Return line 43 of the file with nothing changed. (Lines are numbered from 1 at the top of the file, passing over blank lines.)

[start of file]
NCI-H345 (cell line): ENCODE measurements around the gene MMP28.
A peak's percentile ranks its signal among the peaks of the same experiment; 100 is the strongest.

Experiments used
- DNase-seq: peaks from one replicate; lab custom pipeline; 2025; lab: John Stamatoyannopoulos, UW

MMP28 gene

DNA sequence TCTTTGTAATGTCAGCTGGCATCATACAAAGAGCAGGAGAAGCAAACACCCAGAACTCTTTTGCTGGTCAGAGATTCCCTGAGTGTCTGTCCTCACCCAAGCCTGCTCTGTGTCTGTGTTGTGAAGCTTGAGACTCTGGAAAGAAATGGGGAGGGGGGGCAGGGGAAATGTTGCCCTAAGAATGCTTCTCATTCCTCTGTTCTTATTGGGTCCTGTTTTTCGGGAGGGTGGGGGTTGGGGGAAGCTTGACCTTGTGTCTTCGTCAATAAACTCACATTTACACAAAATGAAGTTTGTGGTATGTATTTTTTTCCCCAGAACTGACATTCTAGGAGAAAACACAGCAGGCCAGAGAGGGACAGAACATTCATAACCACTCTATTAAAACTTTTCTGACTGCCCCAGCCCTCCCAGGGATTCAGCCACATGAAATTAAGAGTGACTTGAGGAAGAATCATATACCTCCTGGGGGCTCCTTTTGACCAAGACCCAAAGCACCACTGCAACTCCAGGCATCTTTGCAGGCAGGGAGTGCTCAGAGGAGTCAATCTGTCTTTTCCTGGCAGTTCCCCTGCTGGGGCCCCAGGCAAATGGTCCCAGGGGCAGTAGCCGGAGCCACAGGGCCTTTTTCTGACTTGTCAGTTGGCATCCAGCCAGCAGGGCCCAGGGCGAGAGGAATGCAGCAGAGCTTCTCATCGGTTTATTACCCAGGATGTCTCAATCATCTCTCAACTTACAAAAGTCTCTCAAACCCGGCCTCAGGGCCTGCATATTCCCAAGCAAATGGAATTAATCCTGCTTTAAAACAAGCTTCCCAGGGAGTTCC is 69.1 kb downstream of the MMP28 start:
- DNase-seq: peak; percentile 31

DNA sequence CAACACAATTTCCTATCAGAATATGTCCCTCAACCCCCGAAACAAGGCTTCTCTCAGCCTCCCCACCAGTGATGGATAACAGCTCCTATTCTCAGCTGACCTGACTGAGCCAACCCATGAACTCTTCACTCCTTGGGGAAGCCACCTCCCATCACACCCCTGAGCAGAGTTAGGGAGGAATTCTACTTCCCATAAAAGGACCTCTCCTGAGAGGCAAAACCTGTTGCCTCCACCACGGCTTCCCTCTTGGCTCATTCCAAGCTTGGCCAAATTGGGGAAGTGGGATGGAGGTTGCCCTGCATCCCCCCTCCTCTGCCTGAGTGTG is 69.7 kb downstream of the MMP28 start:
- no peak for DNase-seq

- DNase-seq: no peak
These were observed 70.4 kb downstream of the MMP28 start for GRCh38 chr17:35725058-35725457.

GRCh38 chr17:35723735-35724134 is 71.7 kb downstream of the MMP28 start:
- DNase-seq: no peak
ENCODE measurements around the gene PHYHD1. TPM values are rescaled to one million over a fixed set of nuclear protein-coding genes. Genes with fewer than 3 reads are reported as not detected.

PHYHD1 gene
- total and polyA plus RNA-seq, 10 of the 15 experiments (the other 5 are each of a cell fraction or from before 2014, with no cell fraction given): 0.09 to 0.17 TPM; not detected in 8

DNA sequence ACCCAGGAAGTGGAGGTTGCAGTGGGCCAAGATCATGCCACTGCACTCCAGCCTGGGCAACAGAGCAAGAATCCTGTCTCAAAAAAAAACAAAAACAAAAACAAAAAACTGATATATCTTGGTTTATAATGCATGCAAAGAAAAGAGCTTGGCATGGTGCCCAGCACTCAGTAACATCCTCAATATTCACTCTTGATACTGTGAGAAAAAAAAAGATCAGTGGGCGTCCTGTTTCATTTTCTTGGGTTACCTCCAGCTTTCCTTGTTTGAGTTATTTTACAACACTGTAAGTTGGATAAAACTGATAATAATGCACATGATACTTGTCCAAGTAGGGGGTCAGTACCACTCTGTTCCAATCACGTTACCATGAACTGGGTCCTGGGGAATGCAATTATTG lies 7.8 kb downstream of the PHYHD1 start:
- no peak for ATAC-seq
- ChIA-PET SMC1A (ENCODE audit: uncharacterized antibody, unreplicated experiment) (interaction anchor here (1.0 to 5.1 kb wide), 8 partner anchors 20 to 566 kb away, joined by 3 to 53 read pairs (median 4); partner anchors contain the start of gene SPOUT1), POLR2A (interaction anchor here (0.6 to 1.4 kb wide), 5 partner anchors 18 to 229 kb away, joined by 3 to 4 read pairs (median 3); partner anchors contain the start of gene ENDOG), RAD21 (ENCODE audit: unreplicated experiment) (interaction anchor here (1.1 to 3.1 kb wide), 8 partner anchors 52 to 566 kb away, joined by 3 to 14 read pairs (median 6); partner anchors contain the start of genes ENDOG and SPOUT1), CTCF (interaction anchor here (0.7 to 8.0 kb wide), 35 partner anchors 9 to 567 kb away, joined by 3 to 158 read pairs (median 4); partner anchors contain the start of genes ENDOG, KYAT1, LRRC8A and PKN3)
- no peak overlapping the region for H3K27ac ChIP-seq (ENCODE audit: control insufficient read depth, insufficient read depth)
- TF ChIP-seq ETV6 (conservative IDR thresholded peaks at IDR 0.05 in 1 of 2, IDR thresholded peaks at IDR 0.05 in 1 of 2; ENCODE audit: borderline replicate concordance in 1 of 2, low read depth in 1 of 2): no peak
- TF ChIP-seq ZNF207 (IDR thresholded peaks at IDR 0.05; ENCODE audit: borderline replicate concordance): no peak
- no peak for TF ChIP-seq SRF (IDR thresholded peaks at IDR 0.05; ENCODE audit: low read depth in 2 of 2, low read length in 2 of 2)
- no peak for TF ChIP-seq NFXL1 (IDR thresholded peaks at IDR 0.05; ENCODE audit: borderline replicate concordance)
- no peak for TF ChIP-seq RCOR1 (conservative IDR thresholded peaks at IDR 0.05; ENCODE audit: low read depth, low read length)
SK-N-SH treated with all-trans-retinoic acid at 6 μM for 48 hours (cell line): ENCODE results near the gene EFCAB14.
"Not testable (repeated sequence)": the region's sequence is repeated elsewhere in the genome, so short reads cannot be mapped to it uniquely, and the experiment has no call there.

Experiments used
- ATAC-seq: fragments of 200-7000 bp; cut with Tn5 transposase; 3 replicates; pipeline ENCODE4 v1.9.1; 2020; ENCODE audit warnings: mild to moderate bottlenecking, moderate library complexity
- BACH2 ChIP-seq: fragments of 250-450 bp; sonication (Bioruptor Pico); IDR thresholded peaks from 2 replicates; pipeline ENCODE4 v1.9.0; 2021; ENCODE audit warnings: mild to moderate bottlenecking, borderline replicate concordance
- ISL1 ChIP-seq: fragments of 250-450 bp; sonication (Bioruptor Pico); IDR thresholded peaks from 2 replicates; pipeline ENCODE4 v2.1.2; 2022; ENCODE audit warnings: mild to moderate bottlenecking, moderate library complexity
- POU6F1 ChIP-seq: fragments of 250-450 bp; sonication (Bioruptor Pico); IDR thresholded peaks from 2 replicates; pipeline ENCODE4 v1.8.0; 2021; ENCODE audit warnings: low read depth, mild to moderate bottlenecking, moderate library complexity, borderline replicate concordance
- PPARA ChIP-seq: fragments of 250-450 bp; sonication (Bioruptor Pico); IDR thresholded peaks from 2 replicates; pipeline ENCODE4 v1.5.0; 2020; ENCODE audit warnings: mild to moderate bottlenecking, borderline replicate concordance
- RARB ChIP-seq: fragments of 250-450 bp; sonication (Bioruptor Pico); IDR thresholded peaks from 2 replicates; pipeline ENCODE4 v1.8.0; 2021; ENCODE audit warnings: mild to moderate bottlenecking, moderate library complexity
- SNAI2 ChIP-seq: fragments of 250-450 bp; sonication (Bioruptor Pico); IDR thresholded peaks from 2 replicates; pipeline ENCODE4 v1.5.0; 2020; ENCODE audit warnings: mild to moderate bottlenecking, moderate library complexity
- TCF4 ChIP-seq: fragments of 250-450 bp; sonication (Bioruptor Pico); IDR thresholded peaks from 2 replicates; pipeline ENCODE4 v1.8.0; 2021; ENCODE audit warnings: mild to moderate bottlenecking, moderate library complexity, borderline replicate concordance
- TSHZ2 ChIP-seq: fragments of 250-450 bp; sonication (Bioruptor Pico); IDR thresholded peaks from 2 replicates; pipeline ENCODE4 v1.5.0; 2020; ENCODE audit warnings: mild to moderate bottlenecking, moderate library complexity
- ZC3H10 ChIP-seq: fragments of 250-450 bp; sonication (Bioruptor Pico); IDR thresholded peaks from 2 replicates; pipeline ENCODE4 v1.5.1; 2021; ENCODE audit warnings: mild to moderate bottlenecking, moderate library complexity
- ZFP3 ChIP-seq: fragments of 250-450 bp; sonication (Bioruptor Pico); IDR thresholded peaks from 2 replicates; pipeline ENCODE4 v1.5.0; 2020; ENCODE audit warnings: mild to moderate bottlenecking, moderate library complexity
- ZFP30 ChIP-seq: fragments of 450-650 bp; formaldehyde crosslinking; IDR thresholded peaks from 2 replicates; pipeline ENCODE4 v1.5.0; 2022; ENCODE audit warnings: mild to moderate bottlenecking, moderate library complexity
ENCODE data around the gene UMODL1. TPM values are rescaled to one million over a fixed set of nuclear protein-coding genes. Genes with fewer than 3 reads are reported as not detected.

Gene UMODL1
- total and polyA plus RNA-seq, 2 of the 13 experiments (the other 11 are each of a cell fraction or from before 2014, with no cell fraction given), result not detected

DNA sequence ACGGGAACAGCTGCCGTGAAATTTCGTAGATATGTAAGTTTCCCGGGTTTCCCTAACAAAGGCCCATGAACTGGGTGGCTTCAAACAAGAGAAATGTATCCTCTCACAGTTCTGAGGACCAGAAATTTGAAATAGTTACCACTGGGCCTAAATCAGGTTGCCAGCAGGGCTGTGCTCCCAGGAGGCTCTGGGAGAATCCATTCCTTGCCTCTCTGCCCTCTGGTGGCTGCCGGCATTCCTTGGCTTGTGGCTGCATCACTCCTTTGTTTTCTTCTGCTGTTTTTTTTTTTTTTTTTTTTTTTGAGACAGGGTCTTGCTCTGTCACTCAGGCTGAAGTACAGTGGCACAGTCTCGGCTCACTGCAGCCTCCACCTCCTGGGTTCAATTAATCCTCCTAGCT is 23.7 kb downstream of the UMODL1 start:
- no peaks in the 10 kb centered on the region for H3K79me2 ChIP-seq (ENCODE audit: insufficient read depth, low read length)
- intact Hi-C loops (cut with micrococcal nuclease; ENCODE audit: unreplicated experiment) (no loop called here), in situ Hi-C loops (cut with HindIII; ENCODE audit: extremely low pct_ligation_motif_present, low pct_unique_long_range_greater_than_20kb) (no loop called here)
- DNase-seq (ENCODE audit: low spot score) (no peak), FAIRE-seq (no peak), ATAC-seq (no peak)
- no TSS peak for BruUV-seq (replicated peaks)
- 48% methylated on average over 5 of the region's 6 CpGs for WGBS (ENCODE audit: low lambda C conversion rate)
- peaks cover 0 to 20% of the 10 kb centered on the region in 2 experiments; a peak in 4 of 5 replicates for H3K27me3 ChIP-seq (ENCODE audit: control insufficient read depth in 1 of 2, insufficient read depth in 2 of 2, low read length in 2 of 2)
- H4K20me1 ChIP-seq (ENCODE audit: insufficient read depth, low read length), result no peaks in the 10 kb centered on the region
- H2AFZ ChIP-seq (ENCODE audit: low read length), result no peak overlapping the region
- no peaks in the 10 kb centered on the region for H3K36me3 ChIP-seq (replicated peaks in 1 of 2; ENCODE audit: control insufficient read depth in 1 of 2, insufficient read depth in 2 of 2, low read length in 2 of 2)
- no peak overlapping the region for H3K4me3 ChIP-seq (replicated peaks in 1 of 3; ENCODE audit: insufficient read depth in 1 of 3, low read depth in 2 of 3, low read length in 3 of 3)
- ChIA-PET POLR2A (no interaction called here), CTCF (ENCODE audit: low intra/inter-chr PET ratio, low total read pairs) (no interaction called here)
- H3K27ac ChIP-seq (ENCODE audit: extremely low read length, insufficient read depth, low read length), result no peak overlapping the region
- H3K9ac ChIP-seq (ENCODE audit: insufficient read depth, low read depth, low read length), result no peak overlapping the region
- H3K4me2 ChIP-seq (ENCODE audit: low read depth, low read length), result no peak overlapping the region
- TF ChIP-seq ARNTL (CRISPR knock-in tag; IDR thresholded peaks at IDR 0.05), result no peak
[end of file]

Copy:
- total and polyA plus RNA-seq, 2 of the 13 experiments (the other 11 are each of a cell fraction or from before 2014, with no cell fraction given), result not detected